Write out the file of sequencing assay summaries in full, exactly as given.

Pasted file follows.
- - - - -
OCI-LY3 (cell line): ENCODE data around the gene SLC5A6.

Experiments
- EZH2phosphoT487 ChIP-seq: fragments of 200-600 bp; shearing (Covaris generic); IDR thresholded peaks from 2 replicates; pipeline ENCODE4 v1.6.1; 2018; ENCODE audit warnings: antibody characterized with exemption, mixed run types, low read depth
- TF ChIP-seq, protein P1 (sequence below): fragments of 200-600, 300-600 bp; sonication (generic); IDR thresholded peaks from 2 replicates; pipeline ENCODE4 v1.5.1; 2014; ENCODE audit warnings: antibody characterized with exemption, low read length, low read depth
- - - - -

OCI-LY3 (cell line): ENCODE data around the gene SLC5A6.

Experiments
- EZH2phosphoT487 ChIP-seq: fragments of 200-600 bp; shearing (Covaris generic); IDR thresholded peaks from 2 replicates; pipeline ENCODE4 v1.6.1; 2018; ENCODE audit warnings: antibody characterized with exemption, mixed run types, low read depth
- TF ChIP-seq, protein P1 (sequence below): fragments of 200-600, 300-600 bp; sonication (generic); IDR thresholded peaks from 2 replicates; pipeline ENCODE4 v1.5.1; 2014; ENCODE audit warnings: antibody characterized with exemption, low read length, low read depth